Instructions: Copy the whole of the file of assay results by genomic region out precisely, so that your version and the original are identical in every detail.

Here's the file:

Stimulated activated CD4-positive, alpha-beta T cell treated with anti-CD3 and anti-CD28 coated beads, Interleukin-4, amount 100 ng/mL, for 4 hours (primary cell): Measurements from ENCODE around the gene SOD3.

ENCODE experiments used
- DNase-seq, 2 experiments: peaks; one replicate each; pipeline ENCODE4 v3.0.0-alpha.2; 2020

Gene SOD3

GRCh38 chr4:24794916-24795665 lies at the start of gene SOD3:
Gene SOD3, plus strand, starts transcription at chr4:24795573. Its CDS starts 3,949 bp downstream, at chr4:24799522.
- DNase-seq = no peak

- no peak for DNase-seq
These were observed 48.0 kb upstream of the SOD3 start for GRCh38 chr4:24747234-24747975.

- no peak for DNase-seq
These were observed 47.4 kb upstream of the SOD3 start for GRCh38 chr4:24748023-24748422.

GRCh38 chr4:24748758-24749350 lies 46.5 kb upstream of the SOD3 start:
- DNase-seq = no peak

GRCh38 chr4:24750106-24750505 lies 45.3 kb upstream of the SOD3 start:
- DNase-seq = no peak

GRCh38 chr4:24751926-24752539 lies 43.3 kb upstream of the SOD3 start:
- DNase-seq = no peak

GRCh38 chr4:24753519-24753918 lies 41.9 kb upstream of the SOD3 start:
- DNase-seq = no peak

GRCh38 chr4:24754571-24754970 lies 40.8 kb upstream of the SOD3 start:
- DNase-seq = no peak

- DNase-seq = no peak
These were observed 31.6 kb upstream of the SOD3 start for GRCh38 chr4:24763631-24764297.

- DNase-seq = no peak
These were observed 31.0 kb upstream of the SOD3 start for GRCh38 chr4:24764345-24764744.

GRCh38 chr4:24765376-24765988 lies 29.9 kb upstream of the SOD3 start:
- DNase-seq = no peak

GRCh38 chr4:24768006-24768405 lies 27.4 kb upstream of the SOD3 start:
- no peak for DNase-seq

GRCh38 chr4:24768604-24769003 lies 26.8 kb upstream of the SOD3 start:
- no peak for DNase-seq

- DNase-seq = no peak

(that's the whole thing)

Stimulated activated CD4-positive, alpha-beta T cell treated with anti-CD3 and anti-CD28 coated beads, Interleukin-4, amount 100 ng/mL, for 4 hours (primary cell): Measurements from ENCODE around the gene SOD3.

ENCODE experiments used
- DNase-seq, 2 experiments: peaks; one replicate each; pipeline ENCODE4 v3.0.0-alpha.2; 2020

Gene SOD3

GRCh38 chr4:24794916-24795665 lies at the start of gene SOD3:
Gene SOD3, plus strand, starts transcription at chr4:24795573. Its CDS starts 3,949 bp downstream, at chr4:24799522.
- DNase-seq = no peak

- no peak for DNase-seq
These were observed 48.0 kb upstream of the SOD3 start for GRCh38 chr4:24747234-24747975.

- no peak for DNase-seq
These were observed 47.4 kb upstream of the SOD3 start for GRCh38 chr4:24748023-24748422.

GRCh38 chr4:24748758-24749350 lies 46.5 kb upstream of the SOD3 start:
- DNase-seq = no peak

GRCh38 chr4:24750106-24750505 lies 45.3 kb upstream of the SOD3 start:
- DNase-seq = no peak

GRCh38 chr4:24751926-24752539 lies 43.3 kb upstream of the SOD3 start:
- DNase-seq = no peak

GRCh38 chr4:24753519-24753918 lies 41.9 kb upstream of the SOD3 start:
- DNase-seq = no peak

GRCh38 chr4:24754571-24754970 lies 40.8 kb upstream of the SOD3 start:
- DNase-seq = no peak

- DNase-seq = no peak
These were observed 31.6 kb upstream of the SOD3 start for GRCh38 chr4:24763631-24764297.

- DNase-seq = no peak
These were observed 31.0 kb upstream of the SOD3 start for GRCh38 chr4:24764345-24764744.

GRCh38 chr4:24765376-24765988 lies 29.9 kb upstream of the SOD3 start:
- DNase-seq = no peak

GRCh38 chr4:24768006-24768405 lies 27.4 kb upstream of the SOD3 start:
- no peak for DNase-seq

GRCh38 chr4:24768604-24769003 lies 26.8 kb upstream of the SOD3 start:
- no peak for DNase-seq

- DNase-seq = no peak